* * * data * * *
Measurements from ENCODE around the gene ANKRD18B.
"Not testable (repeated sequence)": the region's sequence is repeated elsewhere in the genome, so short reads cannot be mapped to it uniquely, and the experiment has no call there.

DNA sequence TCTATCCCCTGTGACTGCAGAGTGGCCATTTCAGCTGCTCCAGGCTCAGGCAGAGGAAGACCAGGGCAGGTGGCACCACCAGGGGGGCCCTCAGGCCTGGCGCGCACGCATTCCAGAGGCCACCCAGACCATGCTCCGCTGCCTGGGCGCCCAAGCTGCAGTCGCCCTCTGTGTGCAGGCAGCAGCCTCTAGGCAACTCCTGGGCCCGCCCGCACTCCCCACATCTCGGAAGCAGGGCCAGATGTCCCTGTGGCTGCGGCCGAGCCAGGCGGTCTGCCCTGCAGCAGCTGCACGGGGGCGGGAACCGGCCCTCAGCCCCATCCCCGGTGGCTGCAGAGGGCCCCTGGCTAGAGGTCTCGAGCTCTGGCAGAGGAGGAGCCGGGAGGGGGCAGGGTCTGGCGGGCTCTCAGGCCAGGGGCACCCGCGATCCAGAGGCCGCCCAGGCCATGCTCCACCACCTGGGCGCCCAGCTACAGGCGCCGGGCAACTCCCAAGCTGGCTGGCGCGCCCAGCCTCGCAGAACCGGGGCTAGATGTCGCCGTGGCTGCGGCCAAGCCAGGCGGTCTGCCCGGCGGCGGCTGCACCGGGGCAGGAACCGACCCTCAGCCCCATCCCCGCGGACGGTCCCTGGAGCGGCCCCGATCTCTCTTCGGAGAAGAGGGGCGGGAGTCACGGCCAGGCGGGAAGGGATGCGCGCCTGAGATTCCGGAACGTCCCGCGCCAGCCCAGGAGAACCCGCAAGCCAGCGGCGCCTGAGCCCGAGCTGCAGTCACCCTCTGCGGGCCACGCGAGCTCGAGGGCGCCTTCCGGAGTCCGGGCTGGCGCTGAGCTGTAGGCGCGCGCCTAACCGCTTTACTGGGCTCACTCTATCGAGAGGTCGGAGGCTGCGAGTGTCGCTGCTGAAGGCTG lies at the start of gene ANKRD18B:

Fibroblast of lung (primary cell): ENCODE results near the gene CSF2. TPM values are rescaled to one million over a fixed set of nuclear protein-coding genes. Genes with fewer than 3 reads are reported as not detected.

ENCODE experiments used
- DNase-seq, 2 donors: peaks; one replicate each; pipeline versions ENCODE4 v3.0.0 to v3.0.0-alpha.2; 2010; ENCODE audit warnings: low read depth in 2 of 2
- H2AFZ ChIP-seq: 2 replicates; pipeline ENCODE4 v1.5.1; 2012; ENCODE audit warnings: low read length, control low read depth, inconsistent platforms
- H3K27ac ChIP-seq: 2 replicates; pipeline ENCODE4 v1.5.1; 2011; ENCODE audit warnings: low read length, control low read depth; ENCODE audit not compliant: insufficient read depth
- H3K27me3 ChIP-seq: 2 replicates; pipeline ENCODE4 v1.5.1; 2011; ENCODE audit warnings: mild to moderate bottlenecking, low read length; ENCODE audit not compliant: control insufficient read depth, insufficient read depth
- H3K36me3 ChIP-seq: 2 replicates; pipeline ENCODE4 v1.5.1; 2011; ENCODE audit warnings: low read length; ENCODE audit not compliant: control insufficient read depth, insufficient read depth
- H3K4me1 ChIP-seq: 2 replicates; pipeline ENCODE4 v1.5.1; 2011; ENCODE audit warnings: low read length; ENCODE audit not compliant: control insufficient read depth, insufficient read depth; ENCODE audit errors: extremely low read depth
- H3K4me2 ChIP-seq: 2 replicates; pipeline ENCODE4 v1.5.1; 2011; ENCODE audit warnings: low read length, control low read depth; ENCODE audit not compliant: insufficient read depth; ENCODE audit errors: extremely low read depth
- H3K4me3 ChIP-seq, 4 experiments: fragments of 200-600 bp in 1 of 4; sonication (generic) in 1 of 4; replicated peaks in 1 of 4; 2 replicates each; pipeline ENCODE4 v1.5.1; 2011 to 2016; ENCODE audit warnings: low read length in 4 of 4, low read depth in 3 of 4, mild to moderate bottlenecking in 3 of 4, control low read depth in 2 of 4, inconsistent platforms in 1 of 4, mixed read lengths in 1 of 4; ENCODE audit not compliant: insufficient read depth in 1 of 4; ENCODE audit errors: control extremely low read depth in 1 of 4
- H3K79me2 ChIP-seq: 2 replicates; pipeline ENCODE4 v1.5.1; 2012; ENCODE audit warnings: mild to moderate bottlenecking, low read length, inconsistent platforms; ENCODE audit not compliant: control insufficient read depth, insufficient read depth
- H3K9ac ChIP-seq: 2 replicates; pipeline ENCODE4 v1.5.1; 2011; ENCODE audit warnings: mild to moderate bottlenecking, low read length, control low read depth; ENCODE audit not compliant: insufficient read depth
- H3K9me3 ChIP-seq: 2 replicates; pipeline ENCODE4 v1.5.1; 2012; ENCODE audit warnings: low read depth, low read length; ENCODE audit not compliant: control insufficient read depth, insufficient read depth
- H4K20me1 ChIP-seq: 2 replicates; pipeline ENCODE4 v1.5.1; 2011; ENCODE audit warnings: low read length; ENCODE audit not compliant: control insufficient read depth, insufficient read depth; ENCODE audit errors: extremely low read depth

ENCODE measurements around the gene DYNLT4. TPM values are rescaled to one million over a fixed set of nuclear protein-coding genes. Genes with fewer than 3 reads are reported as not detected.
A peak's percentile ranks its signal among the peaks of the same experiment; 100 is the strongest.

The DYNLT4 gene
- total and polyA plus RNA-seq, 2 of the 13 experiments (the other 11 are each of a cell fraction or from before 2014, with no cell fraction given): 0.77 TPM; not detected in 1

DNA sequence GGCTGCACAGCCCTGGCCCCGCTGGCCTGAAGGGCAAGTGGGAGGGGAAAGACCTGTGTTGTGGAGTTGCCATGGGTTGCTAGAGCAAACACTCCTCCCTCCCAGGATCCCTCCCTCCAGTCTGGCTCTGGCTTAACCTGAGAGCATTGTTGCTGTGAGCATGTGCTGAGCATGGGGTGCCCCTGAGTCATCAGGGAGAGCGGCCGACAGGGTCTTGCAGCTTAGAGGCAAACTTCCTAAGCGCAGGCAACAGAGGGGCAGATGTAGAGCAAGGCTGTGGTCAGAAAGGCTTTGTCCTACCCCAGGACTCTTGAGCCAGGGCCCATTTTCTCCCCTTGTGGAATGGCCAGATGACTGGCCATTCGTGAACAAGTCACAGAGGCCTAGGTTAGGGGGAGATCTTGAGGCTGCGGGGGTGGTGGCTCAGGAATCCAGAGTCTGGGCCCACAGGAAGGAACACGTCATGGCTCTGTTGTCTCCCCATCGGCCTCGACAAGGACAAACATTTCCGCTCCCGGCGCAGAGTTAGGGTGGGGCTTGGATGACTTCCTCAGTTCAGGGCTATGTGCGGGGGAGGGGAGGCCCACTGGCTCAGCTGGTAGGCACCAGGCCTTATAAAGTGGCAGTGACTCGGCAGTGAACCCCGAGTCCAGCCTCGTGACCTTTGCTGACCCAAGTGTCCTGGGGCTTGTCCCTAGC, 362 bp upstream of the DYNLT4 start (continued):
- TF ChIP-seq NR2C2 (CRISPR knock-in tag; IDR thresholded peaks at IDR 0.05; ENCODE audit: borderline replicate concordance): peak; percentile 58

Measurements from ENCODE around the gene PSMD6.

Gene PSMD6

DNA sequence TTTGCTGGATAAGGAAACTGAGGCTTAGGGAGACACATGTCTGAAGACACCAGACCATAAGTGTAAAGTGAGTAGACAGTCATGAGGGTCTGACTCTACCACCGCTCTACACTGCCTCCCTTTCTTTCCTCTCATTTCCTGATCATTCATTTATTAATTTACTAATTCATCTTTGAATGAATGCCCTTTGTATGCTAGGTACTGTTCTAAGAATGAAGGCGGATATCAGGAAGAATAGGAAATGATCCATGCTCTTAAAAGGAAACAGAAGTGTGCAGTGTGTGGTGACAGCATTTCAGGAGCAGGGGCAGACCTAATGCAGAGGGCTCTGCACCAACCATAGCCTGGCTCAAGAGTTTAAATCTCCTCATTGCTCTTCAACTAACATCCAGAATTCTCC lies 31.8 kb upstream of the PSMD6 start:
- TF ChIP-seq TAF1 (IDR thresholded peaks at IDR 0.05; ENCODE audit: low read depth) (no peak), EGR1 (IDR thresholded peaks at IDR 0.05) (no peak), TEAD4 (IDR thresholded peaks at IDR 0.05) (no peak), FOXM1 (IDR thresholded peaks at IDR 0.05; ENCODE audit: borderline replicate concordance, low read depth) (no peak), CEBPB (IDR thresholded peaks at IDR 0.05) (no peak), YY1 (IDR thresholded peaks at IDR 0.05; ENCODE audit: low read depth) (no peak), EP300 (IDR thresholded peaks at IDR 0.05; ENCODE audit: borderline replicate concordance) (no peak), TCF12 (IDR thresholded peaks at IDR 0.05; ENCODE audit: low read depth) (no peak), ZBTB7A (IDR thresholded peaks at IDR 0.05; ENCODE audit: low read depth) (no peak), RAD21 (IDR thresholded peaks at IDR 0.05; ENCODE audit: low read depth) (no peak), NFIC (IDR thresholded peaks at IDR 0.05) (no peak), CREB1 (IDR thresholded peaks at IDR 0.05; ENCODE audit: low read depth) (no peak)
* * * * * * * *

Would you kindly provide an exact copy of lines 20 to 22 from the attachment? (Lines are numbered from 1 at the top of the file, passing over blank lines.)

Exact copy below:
The DYNLT4 gene
- total and polyA plus RNA-seq, 2 of the 13 experiments (the other 11 are each of a cell fraction or from before 2014, with no cell fraction given): 0.77 TPM; not detected in 1

DNA sequence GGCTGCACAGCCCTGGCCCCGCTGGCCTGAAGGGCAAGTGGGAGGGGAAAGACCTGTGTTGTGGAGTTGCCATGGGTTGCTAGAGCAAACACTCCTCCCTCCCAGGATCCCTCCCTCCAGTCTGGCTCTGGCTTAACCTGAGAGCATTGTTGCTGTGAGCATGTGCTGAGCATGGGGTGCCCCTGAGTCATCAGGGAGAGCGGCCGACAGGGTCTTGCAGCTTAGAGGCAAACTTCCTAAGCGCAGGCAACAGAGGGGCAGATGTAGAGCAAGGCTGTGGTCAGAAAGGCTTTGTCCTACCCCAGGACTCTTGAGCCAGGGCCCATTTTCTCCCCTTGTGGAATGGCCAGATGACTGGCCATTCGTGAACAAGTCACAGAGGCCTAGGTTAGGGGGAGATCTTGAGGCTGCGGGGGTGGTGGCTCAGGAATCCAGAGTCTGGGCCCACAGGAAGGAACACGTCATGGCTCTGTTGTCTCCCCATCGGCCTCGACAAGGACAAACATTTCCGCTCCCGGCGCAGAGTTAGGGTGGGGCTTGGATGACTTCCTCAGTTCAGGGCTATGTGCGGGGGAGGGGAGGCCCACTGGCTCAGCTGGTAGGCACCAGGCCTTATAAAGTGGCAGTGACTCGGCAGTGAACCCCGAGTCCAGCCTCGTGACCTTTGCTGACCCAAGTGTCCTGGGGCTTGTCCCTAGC, 362 bp upstream of the DYNLT4 start (continued):